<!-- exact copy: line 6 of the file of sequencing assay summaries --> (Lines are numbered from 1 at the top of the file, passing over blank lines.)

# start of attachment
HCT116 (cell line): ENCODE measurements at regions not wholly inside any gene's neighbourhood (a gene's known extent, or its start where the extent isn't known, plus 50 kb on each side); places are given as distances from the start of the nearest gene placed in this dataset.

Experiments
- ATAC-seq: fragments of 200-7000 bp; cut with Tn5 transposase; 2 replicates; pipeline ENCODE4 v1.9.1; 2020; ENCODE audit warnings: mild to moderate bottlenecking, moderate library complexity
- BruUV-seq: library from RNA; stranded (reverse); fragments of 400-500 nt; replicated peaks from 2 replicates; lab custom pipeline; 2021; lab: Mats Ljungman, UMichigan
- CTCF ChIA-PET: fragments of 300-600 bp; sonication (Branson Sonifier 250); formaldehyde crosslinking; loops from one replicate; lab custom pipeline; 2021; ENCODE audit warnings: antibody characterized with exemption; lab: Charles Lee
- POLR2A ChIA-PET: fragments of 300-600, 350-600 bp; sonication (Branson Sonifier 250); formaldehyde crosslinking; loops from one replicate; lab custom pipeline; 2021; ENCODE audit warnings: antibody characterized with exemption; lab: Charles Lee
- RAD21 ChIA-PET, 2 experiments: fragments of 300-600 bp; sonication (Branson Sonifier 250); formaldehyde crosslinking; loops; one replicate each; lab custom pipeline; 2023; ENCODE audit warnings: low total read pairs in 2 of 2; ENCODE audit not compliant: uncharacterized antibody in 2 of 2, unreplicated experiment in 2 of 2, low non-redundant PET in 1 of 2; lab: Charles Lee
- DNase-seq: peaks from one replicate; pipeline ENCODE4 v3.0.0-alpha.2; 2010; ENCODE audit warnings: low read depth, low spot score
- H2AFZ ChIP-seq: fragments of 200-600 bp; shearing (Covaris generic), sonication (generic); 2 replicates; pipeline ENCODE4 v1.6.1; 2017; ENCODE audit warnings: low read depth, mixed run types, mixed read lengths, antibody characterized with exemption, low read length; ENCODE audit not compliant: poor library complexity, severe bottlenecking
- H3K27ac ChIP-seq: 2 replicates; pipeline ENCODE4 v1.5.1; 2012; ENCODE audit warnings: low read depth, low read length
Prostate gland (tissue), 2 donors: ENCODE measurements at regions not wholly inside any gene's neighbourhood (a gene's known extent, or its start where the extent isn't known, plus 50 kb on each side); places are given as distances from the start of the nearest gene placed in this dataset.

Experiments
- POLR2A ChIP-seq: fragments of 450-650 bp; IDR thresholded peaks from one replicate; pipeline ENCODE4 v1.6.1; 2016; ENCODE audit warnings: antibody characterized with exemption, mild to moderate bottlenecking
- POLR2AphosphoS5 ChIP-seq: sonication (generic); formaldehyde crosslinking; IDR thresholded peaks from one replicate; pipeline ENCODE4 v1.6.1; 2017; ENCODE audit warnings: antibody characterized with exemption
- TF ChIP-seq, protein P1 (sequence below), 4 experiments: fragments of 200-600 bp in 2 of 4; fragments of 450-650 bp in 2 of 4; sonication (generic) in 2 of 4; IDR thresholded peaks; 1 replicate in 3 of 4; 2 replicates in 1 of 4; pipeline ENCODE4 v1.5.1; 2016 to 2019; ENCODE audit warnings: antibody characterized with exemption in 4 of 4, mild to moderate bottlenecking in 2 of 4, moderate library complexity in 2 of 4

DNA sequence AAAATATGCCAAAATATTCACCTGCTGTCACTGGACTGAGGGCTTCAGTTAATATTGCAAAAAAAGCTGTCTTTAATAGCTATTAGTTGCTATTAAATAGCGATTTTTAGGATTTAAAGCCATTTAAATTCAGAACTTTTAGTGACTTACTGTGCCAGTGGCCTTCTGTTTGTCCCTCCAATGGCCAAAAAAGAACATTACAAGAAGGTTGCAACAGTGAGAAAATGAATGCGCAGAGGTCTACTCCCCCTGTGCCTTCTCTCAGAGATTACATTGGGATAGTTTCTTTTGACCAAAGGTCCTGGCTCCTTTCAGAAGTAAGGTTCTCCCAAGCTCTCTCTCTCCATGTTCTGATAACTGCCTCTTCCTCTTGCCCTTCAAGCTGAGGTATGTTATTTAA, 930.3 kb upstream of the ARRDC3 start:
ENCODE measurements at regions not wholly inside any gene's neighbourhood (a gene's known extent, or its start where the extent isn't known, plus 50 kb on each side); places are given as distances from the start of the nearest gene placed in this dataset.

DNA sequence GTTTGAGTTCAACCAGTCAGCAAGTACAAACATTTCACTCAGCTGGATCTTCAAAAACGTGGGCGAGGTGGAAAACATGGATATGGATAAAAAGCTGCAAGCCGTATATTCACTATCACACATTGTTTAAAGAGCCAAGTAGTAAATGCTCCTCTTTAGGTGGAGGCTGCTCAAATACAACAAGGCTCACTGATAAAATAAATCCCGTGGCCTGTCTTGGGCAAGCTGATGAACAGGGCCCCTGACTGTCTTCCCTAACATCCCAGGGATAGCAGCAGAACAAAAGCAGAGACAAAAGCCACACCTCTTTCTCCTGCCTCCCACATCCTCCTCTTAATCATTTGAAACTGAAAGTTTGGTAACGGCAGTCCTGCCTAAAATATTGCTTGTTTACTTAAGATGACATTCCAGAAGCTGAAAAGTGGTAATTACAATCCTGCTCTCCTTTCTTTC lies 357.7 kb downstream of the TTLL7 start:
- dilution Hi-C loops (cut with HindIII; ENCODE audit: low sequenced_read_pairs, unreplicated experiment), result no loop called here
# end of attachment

- POLR2A ChIA-PET: fragments of 300-600, 350-600 bp; sonication (Branson Sonifier 250); formaldehyde crosslinking; loops from one replicate; lab custom pipeline; 2021; ENCODE audit warnings: antibody characterized with exemption; lab: Charles Lee